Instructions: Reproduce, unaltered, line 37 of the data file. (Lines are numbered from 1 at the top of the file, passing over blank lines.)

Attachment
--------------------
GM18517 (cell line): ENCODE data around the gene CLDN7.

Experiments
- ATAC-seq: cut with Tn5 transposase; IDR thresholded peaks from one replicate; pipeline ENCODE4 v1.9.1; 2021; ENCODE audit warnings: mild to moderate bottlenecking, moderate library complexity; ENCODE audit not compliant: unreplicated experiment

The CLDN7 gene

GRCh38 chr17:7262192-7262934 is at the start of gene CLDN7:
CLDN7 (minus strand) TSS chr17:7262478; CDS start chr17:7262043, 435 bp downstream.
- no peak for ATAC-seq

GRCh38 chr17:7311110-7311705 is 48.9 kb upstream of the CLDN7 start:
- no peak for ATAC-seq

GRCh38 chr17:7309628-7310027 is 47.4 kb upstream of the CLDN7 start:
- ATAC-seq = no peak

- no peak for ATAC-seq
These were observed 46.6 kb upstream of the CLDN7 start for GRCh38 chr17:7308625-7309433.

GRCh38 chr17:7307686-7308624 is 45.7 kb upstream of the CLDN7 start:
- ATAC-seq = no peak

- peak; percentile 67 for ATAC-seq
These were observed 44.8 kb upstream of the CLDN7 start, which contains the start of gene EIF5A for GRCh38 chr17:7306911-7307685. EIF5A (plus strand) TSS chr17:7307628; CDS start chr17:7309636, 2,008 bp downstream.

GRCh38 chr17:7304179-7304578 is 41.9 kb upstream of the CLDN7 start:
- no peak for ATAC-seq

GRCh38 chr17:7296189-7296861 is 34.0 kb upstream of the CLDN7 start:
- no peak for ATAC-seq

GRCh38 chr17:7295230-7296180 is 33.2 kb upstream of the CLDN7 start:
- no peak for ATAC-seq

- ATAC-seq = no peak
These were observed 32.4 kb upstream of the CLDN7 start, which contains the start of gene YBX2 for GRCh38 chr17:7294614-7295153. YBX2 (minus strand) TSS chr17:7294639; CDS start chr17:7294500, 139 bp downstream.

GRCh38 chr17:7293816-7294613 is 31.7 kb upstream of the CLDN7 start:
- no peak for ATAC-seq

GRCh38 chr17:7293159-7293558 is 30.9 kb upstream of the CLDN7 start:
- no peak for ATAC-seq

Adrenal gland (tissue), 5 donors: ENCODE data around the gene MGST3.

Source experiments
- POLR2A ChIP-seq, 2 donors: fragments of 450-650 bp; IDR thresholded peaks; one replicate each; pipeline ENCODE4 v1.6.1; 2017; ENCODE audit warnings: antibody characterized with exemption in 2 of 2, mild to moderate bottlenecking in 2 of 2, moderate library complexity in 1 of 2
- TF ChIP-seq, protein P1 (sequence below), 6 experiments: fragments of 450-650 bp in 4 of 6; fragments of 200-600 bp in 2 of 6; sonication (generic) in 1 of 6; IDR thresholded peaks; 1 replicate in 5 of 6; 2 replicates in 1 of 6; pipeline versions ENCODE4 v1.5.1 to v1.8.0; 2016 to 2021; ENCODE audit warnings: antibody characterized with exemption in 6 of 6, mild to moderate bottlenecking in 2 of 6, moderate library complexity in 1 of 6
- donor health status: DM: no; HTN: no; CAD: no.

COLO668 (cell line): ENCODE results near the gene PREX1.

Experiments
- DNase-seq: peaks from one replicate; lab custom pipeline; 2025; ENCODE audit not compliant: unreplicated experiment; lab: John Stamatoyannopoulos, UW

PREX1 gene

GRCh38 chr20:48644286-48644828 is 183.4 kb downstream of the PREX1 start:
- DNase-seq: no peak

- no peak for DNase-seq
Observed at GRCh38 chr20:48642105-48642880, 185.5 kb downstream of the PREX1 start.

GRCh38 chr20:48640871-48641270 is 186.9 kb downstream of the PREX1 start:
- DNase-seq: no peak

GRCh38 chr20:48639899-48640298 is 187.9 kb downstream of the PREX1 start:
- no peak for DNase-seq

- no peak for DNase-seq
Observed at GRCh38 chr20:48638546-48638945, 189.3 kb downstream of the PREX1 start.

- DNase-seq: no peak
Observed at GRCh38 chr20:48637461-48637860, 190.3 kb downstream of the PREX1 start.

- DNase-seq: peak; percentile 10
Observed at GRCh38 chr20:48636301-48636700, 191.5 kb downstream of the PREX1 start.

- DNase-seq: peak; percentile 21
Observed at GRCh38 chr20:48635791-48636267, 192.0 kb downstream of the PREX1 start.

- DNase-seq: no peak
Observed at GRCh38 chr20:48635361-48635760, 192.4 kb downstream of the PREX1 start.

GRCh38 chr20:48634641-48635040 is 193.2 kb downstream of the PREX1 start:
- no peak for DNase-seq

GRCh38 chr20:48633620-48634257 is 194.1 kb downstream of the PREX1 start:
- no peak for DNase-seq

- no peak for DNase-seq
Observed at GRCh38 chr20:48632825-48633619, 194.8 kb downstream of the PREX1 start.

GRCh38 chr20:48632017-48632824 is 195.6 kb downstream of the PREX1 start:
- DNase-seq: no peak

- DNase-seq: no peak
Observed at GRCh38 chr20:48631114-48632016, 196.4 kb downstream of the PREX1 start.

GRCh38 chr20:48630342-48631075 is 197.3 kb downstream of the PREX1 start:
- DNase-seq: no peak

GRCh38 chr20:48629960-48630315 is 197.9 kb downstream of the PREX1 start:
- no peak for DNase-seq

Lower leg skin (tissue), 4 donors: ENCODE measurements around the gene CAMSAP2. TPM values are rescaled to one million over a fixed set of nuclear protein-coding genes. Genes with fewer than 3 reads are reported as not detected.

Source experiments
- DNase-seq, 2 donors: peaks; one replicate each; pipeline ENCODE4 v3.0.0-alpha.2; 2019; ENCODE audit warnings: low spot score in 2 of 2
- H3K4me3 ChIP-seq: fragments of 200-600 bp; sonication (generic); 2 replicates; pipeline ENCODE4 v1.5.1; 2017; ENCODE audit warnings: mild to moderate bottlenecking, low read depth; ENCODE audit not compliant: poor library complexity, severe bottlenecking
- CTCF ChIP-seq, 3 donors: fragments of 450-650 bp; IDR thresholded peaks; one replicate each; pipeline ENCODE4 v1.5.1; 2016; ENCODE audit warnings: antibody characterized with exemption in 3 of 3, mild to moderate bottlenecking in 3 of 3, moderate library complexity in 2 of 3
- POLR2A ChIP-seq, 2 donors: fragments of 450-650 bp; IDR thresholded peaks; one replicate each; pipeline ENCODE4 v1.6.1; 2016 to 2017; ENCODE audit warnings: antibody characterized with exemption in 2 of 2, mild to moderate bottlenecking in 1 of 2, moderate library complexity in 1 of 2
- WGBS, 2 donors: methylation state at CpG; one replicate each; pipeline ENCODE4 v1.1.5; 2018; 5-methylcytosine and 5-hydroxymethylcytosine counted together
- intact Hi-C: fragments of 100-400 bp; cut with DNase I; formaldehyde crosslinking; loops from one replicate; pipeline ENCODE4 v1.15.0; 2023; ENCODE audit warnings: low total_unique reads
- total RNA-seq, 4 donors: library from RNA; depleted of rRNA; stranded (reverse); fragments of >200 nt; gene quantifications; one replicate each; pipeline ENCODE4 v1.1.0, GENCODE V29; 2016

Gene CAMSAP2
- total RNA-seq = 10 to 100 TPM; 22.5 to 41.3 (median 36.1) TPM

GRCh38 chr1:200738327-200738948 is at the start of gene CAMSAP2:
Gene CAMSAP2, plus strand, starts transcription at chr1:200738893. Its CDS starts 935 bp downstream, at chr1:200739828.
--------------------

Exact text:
- DNase-seq: peaks from one replicate; lab custom pipeline; 2025; ENCODE audit not compliant: unreplicated experiment; lab: John Stamatoyannopoulos, UW